College teachers in Kerala will soon be able to whet their entrepreneurial appetite in the emerging start-up segment, without risking their career and steady revenue. The Pinarayi Vijayan government has cleared a proposal to let teachers take a sabbatical, if they are game to launch their own start-ups along with students. “This would be a two-way street. While the college teachers can benefit by joining as founders or co-founders, their direct participation will fetch responsibility and experience to the student start-ups, boosting their credibility and efficiency.,” says M Sivasankar, principal secretary (IT) in the Kerala government. This incentive, apart from the $80-million fund that the state government, had recently announced, can be enjoyed over the next three years. On a pilot basis, a few faculty members will be cherry-picked to kick-start “the sabbatical for start-up” project.
An expert panel, chaired by Saji Gopinath, CEO, Kerala Startup Mission, will identify the first set of 10 teachers in the fray. The maximum term of the sabbatical would be 24 months. However, the sabbatical would be allowed with or without pay from their institutions. If the foray for start-up means sabbatical without pay, the Kerala government has offered to pay a fellowship to the tune of Rs 50,000 or the equivalent of last drawn salary, whichever is lower.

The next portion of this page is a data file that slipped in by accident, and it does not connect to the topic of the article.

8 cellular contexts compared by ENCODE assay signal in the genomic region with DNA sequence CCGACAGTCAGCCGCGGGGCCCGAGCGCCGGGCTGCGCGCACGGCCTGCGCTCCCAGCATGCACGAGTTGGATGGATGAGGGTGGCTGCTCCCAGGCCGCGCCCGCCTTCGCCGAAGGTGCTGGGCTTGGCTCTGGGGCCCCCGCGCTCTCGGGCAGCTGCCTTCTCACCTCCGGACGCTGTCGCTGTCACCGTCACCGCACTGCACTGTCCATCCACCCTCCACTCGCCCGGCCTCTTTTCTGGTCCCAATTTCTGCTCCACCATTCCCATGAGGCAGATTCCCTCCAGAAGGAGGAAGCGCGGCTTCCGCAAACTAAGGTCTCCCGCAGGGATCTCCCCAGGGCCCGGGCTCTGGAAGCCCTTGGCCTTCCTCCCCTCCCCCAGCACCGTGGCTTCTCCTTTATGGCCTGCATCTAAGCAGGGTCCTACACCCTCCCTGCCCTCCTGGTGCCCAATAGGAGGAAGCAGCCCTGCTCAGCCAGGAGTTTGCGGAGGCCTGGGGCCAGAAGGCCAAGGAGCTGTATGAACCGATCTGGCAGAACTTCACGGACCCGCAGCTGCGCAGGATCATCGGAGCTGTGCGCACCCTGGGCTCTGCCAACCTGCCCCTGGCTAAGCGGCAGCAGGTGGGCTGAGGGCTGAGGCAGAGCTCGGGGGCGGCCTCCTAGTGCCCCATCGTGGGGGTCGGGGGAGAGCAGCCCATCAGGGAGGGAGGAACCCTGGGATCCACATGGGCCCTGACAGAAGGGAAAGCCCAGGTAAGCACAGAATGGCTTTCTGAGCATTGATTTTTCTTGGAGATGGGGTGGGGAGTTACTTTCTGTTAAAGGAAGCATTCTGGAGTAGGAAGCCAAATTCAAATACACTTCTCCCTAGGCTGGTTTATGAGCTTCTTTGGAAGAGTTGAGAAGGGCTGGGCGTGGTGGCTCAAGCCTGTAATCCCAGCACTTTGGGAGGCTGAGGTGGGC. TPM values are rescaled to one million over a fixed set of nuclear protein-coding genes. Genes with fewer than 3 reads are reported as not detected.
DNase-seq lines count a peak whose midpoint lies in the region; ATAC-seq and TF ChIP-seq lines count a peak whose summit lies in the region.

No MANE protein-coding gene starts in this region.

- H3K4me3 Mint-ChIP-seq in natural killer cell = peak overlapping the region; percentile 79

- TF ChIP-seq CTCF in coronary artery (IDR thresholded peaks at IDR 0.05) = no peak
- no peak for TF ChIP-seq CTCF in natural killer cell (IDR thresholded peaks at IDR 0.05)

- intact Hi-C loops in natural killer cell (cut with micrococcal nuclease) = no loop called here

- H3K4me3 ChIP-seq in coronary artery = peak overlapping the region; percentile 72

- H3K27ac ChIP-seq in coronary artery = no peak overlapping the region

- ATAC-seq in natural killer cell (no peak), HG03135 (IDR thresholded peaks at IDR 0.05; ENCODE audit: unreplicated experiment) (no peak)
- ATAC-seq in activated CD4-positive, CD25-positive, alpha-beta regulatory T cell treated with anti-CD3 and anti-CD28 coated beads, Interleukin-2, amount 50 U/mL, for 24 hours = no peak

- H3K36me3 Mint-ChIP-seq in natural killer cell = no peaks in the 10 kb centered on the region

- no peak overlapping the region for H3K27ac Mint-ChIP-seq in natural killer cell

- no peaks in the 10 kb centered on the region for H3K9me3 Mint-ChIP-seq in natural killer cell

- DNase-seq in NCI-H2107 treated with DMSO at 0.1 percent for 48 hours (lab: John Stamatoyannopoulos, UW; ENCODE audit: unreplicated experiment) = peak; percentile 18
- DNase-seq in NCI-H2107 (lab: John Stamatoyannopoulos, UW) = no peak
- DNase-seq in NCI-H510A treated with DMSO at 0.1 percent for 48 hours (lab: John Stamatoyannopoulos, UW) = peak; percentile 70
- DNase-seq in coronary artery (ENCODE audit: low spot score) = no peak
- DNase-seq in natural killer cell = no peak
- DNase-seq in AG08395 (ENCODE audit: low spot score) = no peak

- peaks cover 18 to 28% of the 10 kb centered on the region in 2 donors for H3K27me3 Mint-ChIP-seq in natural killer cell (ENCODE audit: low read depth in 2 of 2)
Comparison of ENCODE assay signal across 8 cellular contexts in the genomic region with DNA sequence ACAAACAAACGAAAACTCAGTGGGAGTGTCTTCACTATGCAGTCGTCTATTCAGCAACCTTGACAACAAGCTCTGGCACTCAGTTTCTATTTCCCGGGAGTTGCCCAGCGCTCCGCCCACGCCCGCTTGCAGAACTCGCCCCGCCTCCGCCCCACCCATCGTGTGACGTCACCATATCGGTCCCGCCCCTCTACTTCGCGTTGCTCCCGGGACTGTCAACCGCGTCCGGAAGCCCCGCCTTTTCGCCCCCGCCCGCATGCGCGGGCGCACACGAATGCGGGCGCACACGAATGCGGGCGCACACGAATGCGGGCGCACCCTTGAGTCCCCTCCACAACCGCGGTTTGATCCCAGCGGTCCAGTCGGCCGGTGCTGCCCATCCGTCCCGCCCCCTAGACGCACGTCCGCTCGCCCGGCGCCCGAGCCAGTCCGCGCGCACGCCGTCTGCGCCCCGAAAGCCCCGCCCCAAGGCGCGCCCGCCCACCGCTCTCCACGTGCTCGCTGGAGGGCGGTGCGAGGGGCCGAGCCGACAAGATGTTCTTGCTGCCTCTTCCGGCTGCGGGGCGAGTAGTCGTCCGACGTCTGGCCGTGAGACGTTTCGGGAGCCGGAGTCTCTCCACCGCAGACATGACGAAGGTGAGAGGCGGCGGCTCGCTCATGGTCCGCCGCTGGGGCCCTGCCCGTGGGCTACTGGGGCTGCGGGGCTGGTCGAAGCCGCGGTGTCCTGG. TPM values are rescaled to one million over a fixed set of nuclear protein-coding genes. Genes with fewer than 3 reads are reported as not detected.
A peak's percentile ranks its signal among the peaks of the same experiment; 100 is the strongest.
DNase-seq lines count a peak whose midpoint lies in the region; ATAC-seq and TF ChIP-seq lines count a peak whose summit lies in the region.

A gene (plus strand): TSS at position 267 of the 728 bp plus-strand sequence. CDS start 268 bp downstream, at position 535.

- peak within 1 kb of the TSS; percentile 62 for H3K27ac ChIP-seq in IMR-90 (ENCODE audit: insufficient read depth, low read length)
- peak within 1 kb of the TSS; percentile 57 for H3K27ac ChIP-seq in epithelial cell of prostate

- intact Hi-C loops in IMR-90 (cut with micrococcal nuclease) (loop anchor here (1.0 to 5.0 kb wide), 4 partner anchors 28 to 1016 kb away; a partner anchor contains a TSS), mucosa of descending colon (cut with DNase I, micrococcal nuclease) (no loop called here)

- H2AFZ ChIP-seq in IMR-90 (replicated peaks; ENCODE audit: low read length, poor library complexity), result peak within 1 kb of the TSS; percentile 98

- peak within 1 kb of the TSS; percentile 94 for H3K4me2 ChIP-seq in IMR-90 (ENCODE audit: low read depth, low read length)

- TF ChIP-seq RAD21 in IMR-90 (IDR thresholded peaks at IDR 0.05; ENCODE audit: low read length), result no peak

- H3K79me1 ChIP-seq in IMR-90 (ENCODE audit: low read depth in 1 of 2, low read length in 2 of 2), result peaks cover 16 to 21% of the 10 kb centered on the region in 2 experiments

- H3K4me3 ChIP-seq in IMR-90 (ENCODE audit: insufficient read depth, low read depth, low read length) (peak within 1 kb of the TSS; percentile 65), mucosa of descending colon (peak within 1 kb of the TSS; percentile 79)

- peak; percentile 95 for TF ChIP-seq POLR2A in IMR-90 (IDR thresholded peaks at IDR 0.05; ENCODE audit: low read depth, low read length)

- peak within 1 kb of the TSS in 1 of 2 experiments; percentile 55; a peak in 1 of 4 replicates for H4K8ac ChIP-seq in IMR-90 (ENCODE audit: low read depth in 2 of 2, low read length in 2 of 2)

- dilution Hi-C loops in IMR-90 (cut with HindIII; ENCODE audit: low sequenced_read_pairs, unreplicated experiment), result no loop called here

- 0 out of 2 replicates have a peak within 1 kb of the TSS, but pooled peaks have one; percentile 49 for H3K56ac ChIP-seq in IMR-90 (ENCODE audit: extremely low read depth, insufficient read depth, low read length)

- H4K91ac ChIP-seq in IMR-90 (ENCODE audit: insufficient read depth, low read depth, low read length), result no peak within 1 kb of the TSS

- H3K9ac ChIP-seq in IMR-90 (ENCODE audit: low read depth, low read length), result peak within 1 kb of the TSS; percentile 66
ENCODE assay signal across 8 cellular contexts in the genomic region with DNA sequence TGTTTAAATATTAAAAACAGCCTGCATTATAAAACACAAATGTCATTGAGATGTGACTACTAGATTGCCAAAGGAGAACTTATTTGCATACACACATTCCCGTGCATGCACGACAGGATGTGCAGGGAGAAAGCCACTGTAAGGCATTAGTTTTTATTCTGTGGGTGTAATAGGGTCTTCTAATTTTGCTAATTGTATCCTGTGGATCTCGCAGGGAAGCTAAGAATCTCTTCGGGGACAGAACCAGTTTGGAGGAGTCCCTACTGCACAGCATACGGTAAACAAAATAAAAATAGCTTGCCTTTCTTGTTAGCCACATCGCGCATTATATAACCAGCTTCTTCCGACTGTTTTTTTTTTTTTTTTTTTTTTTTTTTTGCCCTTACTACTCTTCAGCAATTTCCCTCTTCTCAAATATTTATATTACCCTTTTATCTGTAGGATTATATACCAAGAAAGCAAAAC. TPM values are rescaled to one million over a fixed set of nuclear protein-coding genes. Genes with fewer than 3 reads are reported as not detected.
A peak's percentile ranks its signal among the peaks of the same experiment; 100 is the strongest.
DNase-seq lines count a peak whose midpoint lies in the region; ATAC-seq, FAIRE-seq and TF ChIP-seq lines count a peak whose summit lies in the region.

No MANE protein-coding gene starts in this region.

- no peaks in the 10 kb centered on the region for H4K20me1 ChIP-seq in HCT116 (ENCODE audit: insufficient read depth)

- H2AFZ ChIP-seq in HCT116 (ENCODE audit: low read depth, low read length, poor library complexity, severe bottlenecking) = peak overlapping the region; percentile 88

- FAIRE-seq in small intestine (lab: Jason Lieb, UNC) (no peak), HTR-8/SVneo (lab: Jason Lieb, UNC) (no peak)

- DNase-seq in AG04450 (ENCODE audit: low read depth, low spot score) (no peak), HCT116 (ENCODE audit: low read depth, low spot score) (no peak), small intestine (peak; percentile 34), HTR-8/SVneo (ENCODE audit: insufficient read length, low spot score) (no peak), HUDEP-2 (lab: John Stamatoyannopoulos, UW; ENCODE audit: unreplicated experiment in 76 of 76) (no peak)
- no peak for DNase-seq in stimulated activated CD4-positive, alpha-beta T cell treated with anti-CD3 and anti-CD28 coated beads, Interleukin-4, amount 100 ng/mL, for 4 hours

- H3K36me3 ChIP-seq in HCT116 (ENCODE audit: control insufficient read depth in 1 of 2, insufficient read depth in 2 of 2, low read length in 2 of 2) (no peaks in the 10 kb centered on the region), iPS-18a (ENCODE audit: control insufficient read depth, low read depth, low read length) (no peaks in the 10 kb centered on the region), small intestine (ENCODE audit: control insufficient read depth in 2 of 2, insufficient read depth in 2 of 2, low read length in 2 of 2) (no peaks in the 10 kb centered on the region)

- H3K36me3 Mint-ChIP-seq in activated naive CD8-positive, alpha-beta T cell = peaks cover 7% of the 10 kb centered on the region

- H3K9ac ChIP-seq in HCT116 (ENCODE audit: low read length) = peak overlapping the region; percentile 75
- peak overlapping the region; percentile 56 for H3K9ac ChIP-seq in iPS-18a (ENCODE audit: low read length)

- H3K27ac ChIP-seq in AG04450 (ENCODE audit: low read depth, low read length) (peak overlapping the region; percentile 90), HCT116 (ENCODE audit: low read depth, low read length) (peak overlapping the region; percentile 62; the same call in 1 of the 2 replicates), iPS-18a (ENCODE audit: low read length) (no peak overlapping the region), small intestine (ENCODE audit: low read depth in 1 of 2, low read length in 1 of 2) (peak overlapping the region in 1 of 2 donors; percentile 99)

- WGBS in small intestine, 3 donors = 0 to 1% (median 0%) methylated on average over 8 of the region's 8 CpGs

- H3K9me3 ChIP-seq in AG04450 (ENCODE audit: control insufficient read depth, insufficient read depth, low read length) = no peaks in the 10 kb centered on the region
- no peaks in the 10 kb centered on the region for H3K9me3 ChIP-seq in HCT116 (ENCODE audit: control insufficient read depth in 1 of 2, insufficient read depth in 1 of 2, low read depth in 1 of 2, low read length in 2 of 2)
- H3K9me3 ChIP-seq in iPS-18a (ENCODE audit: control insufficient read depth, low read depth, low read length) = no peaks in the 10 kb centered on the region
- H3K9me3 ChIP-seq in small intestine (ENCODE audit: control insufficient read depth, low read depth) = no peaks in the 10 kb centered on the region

Recently, Karnataka, Kerala, Andhra Pradesh and Telangana have been vying one another to perk the start-up ecosystems. While Kerala has been offering $80-million start-up kitty and incentivising academics to join hands with student start-ups, Karnataka had picked up about 112 start-ups to mentor through its Elevate 100 scheme.
Andhra Pradesh has been hosting a string of national conferences on business finance and technology to forge its start-up scene. The Kerala government envisages that teaming with academicians with steady income, knowhow and responsibility will add credence and confidence to the student entrepreneurs.